The history of Chinese tea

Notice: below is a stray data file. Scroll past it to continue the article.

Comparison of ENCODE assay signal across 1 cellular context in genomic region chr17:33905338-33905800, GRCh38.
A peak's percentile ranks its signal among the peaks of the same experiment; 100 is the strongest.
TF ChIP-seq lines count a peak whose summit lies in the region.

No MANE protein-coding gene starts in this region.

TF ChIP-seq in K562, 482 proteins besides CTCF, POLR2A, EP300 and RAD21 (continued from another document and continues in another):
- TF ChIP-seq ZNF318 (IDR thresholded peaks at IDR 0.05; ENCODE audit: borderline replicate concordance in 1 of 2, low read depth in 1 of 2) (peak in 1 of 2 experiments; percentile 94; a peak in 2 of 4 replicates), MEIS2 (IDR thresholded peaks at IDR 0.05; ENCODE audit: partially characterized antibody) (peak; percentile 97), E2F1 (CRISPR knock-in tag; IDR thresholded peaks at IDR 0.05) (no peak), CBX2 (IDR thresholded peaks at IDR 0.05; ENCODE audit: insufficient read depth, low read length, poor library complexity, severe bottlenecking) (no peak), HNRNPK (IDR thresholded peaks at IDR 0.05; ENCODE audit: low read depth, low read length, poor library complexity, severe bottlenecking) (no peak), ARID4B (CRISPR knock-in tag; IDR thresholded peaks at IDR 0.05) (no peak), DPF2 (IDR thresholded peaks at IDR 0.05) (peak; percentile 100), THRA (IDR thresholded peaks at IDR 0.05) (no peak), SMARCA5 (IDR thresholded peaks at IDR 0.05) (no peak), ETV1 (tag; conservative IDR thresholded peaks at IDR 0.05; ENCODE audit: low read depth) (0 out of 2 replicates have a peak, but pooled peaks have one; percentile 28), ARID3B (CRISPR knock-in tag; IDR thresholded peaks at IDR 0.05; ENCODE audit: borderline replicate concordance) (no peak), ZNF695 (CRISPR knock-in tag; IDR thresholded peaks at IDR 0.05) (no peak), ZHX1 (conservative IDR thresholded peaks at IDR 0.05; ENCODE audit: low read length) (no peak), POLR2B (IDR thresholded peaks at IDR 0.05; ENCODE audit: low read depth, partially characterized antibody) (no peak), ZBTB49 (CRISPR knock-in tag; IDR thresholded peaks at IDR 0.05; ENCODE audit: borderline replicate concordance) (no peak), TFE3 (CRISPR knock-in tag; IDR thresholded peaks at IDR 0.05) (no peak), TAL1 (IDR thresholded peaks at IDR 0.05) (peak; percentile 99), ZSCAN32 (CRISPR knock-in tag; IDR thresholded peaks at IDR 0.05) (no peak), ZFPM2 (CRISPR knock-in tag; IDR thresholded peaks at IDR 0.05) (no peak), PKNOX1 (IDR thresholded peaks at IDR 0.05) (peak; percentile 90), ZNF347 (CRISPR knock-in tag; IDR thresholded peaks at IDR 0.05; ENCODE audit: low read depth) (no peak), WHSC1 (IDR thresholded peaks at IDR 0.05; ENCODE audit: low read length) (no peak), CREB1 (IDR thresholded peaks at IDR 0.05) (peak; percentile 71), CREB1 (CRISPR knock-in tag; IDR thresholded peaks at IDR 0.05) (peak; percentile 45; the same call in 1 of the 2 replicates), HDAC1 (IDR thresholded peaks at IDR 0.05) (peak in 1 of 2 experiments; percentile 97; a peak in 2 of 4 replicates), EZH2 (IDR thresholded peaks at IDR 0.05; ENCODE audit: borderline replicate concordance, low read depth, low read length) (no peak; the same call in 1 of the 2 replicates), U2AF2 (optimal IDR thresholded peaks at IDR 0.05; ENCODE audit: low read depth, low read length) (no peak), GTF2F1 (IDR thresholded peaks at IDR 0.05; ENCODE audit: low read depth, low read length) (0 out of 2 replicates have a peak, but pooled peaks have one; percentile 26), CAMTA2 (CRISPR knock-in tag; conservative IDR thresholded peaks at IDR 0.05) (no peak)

The history of tea drinking is long and complex, spanning a period of thousands of years - but many experts agree that the beverage was first consumed in ancient China. While it is widely thought that Chinese tea was invented in Yunnan during the Shang Dynasty, one tale cites legendary emperor Shennong as the man who discovered it. Shennong was said to be boiling water for purity when the hot air from his fire blew tea leaves from the tea twigs he was burning up into the pot. Apparently not one to turn his nose up at the thought of burnt vegetation in his water, the scholar and renowned herbalist took a taste and found it to be delicious. The validity of the story is up for debate - the history books also claim Shennong had a transparent body that allowed him to see the effects of different plants and herbs he ingested - but it certainly makes for an interesting read! Chinese tea drinking habits Tea is popular throughout the country, but there are some slight regional variances. Scented tea is particularly popular in the north, while green tea is a staple of the east. Not only this, but tea drinking holds a certain reverence in the country, with a number of special circumstances surrounding preparation and consumption. One of the primary functions of tea in Chinese culture is to show respect to one's elders. This can be a simple offering of tea by younger generations on social occasions such as weddings, or as an apologetic gesture showing humility. Chinese society has become more liberal in recent decades, meaning tea-pouring customs have relaxed somewhat. In years gone by, it was unheard of for bosses and those of senior rank to pour tea for their subordinates!